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Since Microsoft really never published any of the in-depth specs for PBDA type stuff we don’t know for sure if Windows does “support” it, or rather if Broadcast Flag support is in the live implementation.  I’m not trying to scare anyone or suggest Microsoft wants to kill access to all of your media (they want the opposite), but I think it is important for everyone to understand what can be done.



While I haven’t had the time to do in-depth research on the Broadcast Flag in general, I do see that the issue between NBC and Microsoft from a few weeks ago is appearing to be nothing but a fluke.  I’m interested to see if anything like this (copy protection on ATSC) happens again, but truthfully the situation is looking more like a single rare occurrence to me than an issue with the Broadcast Flag.

Short Bits: HD PVR, Windows 7, Media Center Show, Akimbo

Brent Evans has (almost) all your answers on the HD PVR that finally has started shipping.  And remember, it doesn’t work with Media Center (yet?).



Joe Wilcox has Eight Things About Windows 7 following Microsoft’s first public demo of the OS at All Things D.  Overall I think Windows 7 is going to be more like Vista Second Edition.  It really isn’t a “whole new OS” as Vista was from XP.  Nonetheless I’m excited about it, and I hope Microsoft is planning to make the transition away from the Vista name that has become a horrible brand.



Ian Dixon has The Media Center Show #158 with FUZE Media Systems.



Lastly there is a very interesting article on the downfall of Akimbo.  You might remember Akimbo from the days where Media Center was their target market before things really started to go wrong.  In 2005 I had a number of suggestions for Akimbo (before they launched the Media Center plug-in), and a number of them actually happened.

Could Dell Be Part of CableCARD Instability?

No doubt that CableCARD has turned out to be a less than stellar technology from a stability point of view, but could Dell be a big reason why CableCARD seems so unstable?  As a part of Microsoft’s investigation into “Restricted Content” errors on CableCARD PCs we have learned a lot, specifically about Dell.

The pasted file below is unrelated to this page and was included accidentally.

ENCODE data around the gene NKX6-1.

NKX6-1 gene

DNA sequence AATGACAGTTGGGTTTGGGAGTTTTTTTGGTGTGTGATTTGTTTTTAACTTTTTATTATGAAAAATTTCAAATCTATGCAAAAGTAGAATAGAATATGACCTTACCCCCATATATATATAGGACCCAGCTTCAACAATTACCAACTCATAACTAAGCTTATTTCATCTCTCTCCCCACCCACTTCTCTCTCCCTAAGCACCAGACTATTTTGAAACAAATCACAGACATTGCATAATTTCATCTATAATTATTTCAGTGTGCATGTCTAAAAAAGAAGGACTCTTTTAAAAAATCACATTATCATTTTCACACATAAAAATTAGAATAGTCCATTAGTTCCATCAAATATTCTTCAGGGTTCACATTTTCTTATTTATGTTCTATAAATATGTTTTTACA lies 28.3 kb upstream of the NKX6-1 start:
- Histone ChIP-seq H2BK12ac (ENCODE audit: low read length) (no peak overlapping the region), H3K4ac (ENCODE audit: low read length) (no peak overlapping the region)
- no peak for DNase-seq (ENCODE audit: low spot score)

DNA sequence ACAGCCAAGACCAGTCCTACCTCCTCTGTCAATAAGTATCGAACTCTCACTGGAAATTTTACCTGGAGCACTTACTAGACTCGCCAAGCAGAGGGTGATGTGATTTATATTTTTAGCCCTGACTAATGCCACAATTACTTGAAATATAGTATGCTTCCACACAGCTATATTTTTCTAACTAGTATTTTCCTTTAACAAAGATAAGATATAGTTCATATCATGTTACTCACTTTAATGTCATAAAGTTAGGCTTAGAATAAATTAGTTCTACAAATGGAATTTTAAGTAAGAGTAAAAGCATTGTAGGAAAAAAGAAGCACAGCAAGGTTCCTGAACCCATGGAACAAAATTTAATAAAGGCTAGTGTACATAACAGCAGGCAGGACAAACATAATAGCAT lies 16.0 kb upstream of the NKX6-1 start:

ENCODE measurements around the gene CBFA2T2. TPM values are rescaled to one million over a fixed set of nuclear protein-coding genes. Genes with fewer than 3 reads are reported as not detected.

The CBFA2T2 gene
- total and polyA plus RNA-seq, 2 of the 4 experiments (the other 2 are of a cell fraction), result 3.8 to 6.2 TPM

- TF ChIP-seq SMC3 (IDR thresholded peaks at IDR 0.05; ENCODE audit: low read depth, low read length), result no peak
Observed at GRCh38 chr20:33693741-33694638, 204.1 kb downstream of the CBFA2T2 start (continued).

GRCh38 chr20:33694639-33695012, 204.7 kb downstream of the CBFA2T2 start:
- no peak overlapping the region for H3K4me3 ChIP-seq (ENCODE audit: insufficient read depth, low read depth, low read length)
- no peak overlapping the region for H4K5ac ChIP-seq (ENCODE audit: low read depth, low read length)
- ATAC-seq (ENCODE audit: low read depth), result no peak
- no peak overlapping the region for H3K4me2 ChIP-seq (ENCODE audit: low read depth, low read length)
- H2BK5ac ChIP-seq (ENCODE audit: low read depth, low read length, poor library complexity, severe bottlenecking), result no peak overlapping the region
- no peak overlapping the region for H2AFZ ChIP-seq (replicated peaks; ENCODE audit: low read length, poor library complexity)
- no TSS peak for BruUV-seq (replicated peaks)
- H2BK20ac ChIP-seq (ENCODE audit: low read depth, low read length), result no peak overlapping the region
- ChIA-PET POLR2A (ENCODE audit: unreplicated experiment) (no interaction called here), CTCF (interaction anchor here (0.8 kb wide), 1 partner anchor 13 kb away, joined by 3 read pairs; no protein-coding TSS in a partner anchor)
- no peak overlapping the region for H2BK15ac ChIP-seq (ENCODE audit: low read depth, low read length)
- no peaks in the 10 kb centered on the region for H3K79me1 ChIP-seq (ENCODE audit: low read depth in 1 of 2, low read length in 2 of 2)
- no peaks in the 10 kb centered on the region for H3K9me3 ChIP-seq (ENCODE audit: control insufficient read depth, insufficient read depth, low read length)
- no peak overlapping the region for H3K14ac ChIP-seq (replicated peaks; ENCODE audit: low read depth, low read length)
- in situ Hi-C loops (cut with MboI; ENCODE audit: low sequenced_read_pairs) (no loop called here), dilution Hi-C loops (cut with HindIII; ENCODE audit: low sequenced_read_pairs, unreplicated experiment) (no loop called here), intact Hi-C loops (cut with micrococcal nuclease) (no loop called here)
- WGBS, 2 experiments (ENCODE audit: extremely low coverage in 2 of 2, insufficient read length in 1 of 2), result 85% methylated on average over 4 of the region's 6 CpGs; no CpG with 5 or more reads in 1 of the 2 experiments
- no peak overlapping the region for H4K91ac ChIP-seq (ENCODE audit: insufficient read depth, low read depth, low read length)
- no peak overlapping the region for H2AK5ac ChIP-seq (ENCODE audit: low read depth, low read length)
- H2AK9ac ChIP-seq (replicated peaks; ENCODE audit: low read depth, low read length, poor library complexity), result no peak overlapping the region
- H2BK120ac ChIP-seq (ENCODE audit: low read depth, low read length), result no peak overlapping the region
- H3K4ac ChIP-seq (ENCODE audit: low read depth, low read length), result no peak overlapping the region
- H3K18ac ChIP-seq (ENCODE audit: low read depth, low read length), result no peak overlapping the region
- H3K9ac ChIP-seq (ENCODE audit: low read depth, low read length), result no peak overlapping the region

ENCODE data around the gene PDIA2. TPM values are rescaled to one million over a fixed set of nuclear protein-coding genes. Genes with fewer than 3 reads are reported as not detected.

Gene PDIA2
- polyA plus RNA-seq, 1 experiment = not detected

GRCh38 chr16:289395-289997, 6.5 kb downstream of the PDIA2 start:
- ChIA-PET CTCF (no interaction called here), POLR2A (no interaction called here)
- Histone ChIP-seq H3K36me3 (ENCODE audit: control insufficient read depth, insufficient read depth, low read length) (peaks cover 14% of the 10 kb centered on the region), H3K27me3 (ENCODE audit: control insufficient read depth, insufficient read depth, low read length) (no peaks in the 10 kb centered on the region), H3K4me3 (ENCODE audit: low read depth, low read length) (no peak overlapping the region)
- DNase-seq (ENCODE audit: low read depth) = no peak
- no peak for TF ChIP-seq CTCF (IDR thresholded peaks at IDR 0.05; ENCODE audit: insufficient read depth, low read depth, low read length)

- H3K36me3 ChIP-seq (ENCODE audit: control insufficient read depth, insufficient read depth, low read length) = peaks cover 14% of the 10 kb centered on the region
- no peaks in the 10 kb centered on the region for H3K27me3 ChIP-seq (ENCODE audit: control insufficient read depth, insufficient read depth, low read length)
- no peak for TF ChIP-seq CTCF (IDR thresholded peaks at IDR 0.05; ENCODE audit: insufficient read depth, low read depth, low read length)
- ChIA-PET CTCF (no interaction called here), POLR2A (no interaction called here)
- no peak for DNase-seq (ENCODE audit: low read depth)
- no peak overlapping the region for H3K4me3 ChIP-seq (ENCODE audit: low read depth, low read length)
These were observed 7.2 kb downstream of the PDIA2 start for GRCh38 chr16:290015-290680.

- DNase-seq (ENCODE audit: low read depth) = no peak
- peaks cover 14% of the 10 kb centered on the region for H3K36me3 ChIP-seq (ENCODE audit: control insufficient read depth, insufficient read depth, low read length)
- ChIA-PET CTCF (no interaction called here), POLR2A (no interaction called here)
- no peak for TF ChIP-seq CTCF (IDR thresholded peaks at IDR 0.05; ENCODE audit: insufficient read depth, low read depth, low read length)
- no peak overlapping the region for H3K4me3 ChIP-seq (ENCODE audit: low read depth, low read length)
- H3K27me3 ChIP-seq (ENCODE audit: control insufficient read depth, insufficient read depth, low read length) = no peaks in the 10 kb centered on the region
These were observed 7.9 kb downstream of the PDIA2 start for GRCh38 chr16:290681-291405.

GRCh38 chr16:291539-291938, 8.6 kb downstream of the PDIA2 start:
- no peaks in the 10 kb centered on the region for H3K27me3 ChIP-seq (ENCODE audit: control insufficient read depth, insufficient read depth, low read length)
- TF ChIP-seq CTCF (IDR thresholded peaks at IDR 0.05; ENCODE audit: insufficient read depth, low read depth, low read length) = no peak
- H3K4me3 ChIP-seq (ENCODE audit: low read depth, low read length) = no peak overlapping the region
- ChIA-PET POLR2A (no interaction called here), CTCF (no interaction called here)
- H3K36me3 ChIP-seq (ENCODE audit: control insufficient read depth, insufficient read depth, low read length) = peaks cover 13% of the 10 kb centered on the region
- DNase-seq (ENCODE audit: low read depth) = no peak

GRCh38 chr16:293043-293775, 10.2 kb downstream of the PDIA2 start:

First of all, Dell has 10x as many CableCARD PCs out then any other OEM.  That’s not incredibly shocking given the price they have been pushing them out at, but interesting nonetheless.  Second, it seems users are targeting their own issues with Dell’s CableCARD PCs, and their issues revolve around Dell’s Support Center software.  Several users have commented that removing the software fixed (at least part of) their problem.

Considering the large amount of Dell XPS 420 with CableCARD, is Dell’s Support Center software (or other pre-loaded software) contributing to the constant instability of CableCARD in Media Center? 

Update: The Dell issue has been confirmed by both Dell and Microsoft now.

Short Bits: Ulitmate Setup, Open Media, clipShow

I’m not sure if I’ve posted about this before, but Ian Dixon has been doing his own “Ultimate Media Center Enthusiast Setup” contest and it is down to the voting.  As I expected there are several fantastic Media Center setups, some of which I never would have pictured in my mind.  Check them all out here and don’t forget to vote on your favorite.



Wondering what Open Media Library is currently looking like?  Check it out for yourself.  This is one amazing plug-in, hard to believe it started as a clone of Niveus Media’s Movie Library just a month and a half ago.

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Speaking of open source plug-ins, clipShow is a new plug-in on CodePlex that looks to provide video playlists in a simple fashion.  Moreso you can do clipshows by playing 30+ seconds per video for your whole playlist.  Neat idea.



Don’t forget, Friday May 30, 2008 at 5:00pm PST is your last chance to enter the Dragon giveaway at The Green Button.

Win an HP HDX Dragon PC at The Green Button

We are taking our turn at The Green Button to give away an HP HDX Dragon PC ($5,000+ value), so everyone should make sure to enter.  Entering to win is easy, just tell us (at The Green Button, not here) what our next site upgrade should focus on and look like.  What are we doing wrong now, what could be do better, what type of format should the upgrade be, etc.



That’s all you have to do to enter.  To enter you must have registered an account at The Green Button before 4/28/08.  Check out the rest of the rules here, and remember you only have until Friday 5:00pm PST, May 30, 2008 to enter.  The winner will be posted on Saturday, May 31, 2008.